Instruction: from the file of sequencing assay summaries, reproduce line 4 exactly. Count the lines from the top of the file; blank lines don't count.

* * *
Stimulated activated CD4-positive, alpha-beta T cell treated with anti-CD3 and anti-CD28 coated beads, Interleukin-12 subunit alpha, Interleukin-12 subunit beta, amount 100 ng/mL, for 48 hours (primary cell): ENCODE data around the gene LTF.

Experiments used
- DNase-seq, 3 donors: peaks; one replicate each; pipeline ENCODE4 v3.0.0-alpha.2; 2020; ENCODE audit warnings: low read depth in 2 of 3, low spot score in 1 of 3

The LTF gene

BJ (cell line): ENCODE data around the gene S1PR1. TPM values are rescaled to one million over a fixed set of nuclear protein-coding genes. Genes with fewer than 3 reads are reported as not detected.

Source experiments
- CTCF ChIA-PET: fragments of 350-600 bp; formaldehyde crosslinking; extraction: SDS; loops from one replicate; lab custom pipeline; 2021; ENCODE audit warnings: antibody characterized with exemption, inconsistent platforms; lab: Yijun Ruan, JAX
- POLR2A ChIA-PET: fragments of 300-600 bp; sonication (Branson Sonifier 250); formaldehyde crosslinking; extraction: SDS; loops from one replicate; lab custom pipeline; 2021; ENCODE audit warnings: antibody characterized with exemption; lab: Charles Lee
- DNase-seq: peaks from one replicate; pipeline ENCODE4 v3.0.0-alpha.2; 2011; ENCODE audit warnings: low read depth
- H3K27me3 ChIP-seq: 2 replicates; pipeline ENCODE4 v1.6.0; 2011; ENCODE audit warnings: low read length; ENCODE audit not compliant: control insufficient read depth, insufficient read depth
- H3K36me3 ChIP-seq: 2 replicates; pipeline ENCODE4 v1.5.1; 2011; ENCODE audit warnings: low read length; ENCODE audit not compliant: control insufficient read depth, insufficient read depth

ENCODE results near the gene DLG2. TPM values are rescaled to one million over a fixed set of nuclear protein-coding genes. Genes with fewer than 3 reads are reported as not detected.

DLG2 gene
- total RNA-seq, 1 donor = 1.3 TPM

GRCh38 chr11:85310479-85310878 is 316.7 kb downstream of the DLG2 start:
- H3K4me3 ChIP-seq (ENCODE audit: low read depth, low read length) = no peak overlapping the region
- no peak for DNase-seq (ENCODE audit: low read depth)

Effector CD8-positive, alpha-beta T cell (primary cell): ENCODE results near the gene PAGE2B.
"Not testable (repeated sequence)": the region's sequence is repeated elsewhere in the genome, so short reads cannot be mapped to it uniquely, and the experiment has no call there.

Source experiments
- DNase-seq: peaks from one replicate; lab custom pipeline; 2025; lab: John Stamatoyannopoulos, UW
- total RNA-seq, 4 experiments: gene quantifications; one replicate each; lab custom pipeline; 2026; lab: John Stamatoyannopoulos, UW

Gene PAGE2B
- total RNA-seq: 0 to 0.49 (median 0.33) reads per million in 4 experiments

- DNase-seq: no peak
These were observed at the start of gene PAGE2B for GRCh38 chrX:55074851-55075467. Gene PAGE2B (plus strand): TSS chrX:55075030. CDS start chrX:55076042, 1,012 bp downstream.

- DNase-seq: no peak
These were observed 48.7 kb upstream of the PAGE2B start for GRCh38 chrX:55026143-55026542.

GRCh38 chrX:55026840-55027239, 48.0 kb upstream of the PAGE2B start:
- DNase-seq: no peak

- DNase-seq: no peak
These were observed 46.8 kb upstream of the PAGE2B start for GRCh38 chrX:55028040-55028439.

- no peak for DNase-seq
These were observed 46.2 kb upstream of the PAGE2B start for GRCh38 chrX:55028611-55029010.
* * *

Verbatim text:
The LTF gene